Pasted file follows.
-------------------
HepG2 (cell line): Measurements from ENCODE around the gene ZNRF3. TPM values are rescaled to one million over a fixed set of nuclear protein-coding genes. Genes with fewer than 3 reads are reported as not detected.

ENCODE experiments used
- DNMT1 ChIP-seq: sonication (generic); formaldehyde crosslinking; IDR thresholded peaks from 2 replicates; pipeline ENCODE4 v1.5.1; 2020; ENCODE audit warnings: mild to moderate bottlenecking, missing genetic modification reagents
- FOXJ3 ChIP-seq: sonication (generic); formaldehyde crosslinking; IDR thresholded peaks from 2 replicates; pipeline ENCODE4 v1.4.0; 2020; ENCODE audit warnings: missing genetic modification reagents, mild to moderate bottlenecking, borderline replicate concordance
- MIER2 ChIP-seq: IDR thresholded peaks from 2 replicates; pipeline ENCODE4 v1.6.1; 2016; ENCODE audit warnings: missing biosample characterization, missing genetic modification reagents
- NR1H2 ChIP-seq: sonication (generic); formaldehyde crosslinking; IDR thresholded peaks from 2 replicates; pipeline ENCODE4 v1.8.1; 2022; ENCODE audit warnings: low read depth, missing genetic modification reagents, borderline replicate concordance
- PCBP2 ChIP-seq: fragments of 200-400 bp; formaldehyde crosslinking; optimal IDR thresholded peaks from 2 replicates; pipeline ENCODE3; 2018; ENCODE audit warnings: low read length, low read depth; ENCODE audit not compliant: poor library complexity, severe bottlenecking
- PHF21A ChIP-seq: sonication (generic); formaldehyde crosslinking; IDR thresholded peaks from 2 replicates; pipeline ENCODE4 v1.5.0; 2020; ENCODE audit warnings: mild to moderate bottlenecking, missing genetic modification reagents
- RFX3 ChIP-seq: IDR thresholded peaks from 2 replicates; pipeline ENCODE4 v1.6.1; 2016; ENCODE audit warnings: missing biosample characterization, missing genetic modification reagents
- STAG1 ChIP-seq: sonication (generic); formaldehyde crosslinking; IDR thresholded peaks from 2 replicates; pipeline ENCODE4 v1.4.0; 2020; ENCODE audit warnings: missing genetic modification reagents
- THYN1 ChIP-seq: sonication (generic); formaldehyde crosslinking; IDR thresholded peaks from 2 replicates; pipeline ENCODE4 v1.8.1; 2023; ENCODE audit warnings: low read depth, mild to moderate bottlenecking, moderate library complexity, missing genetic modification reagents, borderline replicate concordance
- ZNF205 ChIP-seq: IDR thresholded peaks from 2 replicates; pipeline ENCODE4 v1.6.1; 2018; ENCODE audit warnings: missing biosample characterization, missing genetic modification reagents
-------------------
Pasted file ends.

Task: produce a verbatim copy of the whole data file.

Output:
HepG2 (cell line): Measurements from ENCODE around the gene ZNRF3. TPM values are rescaled to one million over a fixed set of nuclear protein-coding genes. Genes with fewer than 3 reads are reported as not detected.

ENCODE experiments used
- DNMT1 ChIP-seq: sonication (generic); formaldehyde crosslinking; IDR thresholded peaks from 2 replicates; pipeline ENCODE4 v1.5.1; 2020; ENCODE audit warnings: mild to moderate bottlenecking, missing genetic modification reagents
- FOXJ3 ChIP-seq: sonication (generic); formaldehyde crosslinking; IDR thresholded peaks from 2 replicates; pipeline ENCODE4 v1.4.0; 2020; ENCODE audit warnings: missing genetic modification reagents, mild to moderate bottlenecking, borderline replicate concordance
- MIER2 ChIP-seq: IDR thresholded peaks from 2 replicates; pipeline ENCODE4 v1.6.1; 2016; ENCODE audit warnings: missing biosample characterization, missing genetic modification reagents
- NR1H2 ChIP-seq: sonication (generic); formaldehyde crosslinking; IDR thresholded peaks from 2 replicates; pipeline ENCODE4 v1.8.1; 2022; ENCODE audit warnings: low read depth, missing genetic modification reagents, borderline replicate concordance
- PCBP2 ChIP-seq: fragments of 200-400 bp; formaldehyde crosslinking; optimal IDR thresholded peaks from 2 replicates; pipeline ENCODE3; 2018; ENCODE audit warnings: low read length, low read depth; ENCODE audit not compliant: poor library complexity, severe bottlenecking
- PHF21A ChIP-seq: sonication (generic); formaldehyde crosslinking; IDR thresholded peaks from 2 replicates; pipeline ENCODE4 v1.5.0; 2020; ENCODE audit warnings: mild to moderate bottlenecking, missing genetic modification reagents
- RFX3 ChIP-seq: IDR thresholded peaks from 2 replicates; pipeline ENCODE4 v1.6.1; 2016; ENCODE audit warnings: missing biosample characterization, missing genetic modification reagents
- STAG1 ChIP-seq: sonication (generic); formaldehyde crosslinking; IDR thresholded peaks from 2 replicates; pipeline ENCODE4 v1.4.0; 2020; ENCODE audit warnings: missing genetic modification reagents
- THYN1 ChIP-seq: sonication (generic); formaldehyde crosslinking; IDR thresholded peaks from 2 replicates; pipeline ENCODE4 v1.8.1; 2023; ENCODE audit warnings: low read depth, mild to moderate bottlenecking, moderate library complexity, missing genetic modification reagents, borderline replicate concordance
- ZNF205 ChIP-seq: IDR thresholded peaks from 2 replicates; pipeline ENCODE4 v1.6.1; 2018; ENCODE audit warnings: missing biosample characterization, missing genetic modification reagents